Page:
Freedom of Expression


In 2008 Sir Ken Macdonald, QC, the then Director of Public Prosecutions (DPP) gave a speech on Free Expression and the Rule of Law  at the Birmingham Law School. The DPP remarking that:

“An opinion, in and of itself, cannot be criminal. Ever. Just as the law should not attack thought, it should also be slow to proscribe speech or expression simply because it is capable of causing offence. If you want to be able to say things that others don’t like or find challenging, you need to be willing to hear things that you don’t like”.


Modern mediums of communication, especially the euphemistically termed ‘social – media’ (of which this medium is a part) expose us all to what many consider to be the abuse of free expression. It is paradoxical that the Human Rights Act 1998, in guaranteeing the freedom of expression, enshrined in Article 10 of the ECHR, is now regularly used in attempts to curb this freedom.

Vested interests voice their moral outrage over those opinions that they disagree with, in blatant attempts to curb legitimate freedom of expression, to the point of seeking to curb freedom of thought. In this they are invariably encouraged by a legislature who, for supine political purposes, invariably acquiesce to these attacks on those freedoms supposedly guaranteed in law.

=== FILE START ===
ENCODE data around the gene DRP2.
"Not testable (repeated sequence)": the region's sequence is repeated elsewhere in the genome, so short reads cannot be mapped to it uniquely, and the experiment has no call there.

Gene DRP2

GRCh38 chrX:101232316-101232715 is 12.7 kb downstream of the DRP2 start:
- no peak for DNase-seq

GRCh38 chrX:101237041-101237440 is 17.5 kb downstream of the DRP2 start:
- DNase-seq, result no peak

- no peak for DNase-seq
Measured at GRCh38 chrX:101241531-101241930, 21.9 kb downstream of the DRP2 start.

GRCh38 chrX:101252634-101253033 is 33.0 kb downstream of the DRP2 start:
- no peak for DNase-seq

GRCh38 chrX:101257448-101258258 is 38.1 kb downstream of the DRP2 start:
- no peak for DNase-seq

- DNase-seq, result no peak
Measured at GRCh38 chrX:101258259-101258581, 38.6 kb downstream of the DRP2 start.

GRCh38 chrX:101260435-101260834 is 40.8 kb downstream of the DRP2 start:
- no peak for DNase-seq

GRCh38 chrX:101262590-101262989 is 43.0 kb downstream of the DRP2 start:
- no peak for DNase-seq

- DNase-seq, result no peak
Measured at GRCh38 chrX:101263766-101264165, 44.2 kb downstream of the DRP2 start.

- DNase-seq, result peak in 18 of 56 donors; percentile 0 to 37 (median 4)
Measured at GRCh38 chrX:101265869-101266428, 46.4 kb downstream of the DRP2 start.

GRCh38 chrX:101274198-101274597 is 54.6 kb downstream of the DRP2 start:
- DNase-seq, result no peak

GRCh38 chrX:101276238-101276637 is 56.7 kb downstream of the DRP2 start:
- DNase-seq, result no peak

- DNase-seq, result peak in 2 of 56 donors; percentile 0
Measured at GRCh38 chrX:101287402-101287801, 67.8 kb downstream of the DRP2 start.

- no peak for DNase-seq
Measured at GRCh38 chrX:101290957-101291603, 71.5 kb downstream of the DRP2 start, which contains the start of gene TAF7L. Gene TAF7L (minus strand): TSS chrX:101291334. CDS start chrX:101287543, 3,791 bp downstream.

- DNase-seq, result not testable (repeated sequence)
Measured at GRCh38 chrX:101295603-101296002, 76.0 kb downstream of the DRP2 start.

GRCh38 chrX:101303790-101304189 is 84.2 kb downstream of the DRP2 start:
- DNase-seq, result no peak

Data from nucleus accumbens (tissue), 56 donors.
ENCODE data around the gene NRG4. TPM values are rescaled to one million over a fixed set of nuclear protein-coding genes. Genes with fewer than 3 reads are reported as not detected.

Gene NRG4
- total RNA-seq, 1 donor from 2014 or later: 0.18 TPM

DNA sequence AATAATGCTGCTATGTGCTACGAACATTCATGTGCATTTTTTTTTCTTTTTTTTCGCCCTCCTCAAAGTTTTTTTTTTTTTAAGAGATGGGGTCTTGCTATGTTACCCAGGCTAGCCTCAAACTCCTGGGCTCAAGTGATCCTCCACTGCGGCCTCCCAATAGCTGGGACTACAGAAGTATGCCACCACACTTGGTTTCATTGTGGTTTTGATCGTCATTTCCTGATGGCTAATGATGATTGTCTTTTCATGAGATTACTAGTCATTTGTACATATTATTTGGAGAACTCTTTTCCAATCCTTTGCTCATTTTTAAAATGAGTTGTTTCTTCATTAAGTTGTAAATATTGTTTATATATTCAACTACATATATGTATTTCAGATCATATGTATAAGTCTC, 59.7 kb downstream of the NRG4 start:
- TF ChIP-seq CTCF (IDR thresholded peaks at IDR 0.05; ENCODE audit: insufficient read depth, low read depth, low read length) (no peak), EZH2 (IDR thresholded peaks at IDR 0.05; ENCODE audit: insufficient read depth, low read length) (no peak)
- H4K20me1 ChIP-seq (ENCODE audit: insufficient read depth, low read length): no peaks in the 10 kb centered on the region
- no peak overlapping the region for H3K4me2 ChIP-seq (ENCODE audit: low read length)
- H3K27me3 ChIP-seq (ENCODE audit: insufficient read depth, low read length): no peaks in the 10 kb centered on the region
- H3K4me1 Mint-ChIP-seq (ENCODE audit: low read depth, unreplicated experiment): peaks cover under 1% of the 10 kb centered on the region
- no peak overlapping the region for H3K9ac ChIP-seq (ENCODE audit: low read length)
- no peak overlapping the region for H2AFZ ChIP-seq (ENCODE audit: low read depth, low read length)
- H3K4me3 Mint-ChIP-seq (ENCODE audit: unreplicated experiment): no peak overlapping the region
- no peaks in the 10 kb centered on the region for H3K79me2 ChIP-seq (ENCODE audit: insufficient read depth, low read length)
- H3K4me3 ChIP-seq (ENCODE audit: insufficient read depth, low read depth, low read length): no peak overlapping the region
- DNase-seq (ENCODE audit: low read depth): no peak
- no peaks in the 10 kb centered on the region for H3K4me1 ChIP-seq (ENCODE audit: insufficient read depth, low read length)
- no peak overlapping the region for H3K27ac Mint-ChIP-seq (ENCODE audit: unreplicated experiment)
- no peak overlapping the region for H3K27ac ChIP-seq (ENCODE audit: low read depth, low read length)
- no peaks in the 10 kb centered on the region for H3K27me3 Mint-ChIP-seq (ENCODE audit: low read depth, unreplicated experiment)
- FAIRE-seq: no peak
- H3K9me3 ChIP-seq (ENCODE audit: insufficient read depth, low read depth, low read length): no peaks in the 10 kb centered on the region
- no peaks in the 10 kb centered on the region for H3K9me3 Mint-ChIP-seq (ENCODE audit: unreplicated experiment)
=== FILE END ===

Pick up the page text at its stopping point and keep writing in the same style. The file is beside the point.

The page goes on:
At its most extreme, this social – media has spawned graffitists, who mostly hide behind the anonymity this media provides. Who proselytize their opinions, without any understanding of what ‘freedom of expression’ affords them. Like graffitists their offerings range from the very good to the very bad. In strict graffiti terms, a Banksy, is rare and even the more prolific ‘Kilroy was here’ usually lacks its humour.

Perhaps graffiti is a bad allusion, such proselytisms are more like digitized poison pen letters, or digitized notes attached to digitized bricks, to be thrown through unsuspecting digitized windows. The social-media digitized equivalent of an improvised explosive device (IED) that is deliberately intended to hurt, maim or kill the recipient. Where the originator of such missives breaks the law, they are protected from the law by the anonymity that the social-media affords them.

Despite this, I would maintain that social-media is more a medium for good than evil. Yet the voices of those vested interests, however unintentional, in seeking to suppress ‘freedom of expression’, provide succour to the ubiquitous political wish for control and direction over such freedom.

Free speech isn’t just the freedom to be nice. This is an essential aspect of democracy. The most effective way of dispelling ignorance and prejudice is through free speech”.

Free Expression and the Rule of Law 

3 responses to “Freedom of Expression

  1. Pingback: An Unsociable Social Media | Aasof’s Reflections

  2. Pingback: Political Correctness | Aasof getting serious!

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